Family: Lockerbie Suspect's Extradition Was Illegal

Libya is opening a probe
By Newser Editors and Wire Services
Posted Dec 15, 2022 3:10 AM CST
Family: Lockerbie Suspect's Extradition Was Illegal
Paul Hudson of Sarasota, Fla., holds up a photo of his daughter Melina who was killed at 16 years old along with the photos of almost a hundred other victims of the bombing of Pan Am Flight 103 over Lockerbie, Scotland, in Washington, Monday, Dec. 12, 2022.   (AP Photo/Andrew Harnik)

Libya's chief prosecutor on Wednesday said that he had opened an investigation into the extradition of a Libyan national accused of making the bomb that downed Pan Am Flight 103 over Lockerbie, Scotland, in 1988, to the United States, the AP reports. US authorities announced they had arrested former intelligence officer Abu Agila Mohammad Mas’ud Kheir Al-Marimi on Sunday. The following day he appeared in federal court in Washington, DC, and was charged with an act of international terrorism. Speaking with reporters in Tripoli, prosecutor Al-Siddiq Al-Sour said the investigation has been opened following a complaint from Mas'ud's family that his extradition was not lawful. Al-Sour later confirmed the investigation with the AP but did not provide further details.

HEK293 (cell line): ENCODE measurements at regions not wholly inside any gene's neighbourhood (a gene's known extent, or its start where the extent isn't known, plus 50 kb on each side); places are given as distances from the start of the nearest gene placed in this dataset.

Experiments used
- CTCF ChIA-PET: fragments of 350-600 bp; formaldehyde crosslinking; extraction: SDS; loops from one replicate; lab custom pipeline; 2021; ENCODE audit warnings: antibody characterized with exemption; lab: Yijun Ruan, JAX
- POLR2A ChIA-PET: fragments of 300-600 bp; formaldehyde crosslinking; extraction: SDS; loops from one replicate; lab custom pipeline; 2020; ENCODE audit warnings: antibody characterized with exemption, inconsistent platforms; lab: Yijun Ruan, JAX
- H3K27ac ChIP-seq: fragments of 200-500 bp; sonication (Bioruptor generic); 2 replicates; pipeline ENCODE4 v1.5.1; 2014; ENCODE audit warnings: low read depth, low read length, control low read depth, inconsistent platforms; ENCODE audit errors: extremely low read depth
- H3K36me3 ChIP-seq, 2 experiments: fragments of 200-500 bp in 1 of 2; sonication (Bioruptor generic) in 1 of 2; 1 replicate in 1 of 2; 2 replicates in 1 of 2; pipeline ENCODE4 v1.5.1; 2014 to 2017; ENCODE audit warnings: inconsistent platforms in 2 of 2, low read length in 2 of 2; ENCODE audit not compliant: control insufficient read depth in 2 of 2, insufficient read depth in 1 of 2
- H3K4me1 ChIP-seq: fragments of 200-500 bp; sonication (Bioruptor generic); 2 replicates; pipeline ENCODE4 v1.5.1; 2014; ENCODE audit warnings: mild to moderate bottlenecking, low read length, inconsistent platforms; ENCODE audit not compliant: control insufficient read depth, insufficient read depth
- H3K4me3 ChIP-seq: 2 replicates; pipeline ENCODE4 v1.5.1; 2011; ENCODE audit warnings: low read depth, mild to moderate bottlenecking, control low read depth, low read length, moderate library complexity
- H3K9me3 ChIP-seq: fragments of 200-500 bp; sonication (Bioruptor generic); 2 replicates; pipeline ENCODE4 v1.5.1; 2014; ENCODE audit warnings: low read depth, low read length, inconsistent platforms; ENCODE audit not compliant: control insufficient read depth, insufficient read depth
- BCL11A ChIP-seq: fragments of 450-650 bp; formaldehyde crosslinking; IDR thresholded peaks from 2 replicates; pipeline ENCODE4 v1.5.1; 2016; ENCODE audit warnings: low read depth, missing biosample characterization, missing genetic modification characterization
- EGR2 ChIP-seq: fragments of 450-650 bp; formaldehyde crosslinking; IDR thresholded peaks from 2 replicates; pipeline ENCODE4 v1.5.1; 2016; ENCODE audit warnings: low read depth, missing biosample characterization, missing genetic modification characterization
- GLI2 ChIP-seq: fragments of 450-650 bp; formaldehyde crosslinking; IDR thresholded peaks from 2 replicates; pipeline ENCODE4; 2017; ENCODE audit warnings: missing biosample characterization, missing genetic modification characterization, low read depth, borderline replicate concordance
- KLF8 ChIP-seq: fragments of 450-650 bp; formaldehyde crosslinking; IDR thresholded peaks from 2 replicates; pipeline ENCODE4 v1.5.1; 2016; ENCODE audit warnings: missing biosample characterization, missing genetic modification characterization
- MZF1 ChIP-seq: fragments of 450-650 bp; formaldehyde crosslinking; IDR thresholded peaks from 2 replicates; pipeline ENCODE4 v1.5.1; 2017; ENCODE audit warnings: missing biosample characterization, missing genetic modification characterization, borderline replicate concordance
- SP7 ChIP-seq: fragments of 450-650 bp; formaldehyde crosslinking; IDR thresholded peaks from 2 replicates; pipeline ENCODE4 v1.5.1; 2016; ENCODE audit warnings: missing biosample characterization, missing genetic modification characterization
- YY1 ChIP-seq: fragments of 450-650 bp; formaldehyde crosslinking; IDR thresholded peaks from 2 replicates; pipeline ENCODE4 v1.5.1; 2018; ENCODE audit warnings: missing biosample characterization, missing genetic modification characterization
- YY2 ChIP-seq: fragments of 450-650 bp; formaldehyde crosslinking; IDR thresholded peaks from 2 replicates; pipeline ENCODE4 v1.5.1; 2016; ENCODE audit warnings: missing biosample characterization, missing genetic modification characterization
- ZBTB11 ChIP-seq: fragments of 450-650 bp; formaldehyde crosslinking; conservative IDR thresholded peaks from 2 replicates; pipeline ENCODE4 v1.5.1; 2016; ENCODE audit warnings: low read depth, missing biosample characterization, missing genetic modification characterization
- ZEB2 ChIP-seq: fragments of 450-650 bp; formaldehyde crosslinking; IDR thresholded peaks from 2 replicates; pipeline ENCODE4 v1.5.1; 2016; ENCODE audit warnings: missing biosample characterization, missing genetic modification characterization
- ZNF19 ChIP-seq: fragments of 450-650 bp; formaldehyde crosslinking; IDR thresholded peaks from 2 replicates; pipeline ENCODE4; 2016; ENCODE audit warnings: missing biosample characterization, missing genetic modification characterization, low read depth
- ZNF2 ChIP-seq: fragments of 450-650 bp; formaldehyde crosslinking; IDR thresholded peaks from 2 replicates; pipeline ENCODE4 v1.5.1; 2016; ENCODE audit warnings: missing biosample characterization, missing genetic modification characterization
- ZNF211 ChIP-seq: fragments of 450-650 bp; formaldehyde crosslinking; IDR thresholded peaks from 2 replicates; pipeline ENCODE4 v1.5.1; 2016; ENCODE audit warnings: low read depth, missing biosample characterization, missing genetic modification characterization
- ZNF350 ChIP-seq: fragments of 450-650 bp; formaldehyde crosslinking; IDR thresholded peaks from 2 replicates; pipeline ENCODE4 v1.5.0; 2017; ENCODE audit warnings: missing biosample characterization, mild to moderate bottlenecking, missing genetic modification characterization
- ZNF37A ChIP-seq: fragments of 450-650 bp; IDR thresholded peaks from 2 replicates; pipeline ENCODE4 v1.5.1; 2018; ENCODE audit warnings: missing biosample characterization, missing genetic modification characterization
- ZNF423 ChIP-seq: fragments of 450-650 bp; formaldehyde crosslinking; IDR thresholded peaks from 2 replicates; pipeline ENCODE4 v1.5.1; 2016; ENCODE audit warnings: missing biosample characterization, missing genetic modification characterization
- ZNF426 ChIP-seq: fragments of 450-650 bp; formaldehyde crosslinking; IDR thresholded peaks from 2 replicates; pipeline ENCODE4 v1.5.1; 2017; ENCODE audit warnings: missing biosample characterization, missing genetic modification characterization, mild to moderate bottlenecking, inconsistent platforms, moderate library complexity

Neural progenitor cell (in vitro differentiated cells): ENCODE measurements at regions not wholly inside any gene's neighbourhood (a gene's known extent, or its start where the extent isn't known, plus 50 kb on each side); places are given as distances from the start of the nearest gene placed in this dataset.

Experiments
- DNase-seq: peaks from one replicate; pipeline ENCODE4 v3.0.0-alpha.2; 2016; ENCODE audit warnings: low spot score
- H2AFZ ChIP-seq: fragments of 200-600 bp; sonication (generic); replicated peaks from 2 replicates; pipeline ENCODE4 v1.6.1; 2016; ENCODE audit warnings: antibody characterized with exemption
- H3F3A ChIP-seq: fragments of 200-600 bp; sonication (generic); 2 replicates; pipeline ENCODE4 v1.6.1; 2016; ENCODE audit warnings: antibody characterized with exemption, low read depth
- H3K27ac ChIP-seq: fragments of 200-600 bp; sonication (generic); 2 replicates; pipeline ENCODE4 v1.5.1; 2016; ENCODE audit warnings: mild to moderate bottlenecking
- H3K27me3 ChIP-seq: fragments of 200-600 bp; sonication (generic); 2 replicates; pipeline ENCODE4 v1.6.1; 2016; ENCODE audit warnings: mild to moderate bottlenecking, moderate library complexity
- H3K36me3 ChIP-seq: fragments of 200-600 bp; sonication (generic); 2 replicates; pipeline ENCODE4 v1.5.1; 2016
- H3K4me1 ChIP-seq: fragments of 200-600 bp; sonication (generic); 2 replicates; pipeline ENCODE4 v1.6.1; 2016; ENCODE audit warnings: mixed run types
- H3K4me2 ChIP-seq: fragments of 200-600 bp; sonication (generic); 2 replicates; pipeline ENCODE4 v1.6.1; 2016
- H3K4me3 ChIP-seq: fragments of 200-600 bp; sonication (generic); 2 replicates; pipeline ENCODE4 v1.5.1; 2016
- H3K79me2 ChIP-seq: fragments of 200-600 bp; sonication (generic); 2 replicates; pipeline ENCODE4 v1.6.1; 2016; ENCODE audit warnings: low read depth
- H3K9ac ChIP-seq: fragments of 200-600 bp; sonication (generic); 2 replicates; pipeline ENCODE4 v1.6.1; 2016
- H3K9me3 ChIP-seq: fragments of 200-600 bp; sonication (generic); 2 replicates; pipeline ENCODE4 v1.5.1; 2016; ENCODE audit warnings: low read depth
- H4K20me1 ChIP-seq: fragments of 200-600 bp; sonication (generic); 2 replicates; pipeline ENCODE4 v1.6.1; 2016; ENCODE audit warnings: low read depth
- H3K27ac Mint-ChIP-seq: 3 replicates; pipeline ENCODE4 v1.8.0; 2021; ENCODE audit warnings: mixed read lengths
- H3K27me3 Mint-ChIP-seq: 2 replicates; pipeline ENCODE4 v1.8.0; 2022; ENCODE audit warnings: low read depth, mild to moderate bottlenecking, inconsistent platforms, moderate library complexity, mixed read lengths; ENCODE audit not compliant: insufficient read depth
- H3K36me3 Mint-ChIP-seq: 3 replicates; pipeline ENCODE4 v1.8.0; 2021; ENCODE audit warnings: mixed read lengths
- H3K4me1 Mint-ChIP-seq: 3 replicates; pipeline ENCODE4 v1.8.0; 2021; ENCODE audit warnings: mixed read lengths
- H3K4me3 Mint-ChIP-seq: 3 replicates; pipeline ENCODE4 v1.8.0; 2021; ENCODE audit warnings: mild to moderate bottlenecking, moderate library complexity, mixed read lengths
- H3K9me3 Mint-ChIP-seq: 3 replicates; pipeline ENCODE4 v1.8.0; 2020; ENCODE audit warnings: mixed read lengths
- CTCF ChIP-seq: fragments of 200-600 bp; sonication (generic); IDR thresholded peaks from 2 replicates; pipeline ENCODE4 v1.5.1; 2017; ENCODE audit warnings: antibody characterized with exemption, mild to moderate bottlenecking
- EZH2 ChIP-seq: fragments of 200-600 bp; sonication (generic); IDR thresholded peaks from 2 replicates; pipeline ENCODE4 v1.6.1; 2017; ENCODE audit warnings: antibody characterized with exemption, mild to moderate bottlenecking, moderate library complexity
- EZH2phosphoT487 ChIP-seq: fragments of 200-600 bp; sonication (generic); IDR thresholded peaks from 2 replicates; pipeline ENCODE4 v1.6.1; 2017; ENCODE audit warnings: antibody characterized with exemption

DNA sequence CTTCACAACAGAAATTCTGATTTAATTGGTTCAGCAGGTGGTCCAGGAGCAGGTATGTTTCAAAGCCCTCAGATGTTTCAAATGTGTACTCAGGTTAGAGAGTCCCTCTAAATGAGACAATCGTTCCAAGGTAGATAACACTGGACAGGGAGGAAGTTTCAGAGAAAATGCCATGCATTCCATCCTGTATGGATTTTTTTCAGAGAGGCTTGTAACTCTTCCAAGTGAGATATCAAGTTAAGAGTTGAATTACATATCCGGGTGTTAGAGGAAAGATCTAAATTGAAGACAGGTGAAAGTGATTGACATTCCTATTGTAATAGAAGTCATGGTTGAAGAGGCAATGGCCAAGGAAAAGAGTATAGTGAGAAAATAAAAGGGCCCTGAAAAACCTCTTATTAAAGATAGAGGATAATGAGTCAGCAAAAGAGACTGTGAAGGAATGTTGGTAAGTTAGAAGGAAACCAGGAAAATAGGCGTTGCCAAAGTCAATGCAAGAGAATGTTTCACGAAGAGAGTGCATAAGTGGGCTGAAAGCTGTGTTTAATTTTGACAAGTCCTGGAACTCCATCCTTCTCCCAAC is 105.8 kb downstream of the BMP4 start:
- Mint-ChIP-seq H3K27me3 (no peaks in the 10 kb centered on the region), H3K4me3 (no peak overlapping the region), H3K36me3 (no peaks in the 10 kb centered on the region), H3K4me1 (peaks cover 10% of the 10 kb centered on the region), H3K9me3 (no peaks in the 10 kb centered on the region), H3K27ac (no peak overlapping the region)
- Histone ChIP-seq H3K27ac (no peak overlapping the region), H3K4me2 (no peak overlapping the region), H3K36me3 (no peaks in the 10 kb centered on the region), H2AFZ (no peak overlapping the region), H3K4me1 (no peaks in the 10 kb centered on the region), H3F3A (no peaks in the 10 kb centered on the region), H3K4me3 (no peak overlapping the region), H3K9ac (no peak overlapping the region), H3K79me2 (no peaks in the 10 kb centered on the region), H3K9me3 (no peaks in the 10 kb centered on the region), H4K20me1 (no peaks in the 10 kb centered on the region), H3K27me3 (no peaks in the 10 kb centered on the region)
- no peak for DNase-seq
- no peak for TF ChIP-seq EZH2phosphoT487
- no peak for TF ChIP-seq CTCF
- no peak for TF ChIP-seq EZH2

Libya and the US have no formal extradition agreement. Mas'ud was kidnapped from his family home in Tripoli by armed men in November, according to a statement issued by his family shortly after the event. The family blames authorities in Libya's capital Tripoli for the alleged kidnapping and extradition, it added. Masud’s family have released no official comment since that statement and did not respond to the AP’s request for comment. Torn by civil war since 2011, Libya is divided between the government of Prime Minister Hamid Dbeibah in Tripoli and a rival government based in eastern Libya headed by Prime Minister Fathi Bashagha.

In western Libya, militia groups have amassed great wealth and power from kidnappings and their involvement in the country’s lucrative human trafficking trade. The official spokesman for Libya’s Tripoli government did not respond to a request for comment about the investigation. According to Jalel Harchaoui, a North Africa-focused analyst, a proper investigation into how Mas'ud was taken, detained, and transferred would likely uncover illegal steps. “The investigation is unlikely to take place unless Debibah and his support base grow significantly weaker,” Harchaoui said. On Tuesday, Bashagha labelled Mas’ud’s extradition as illegal and called for the former intelligence officer’s immediate release.

(More Lockerbie stories.)

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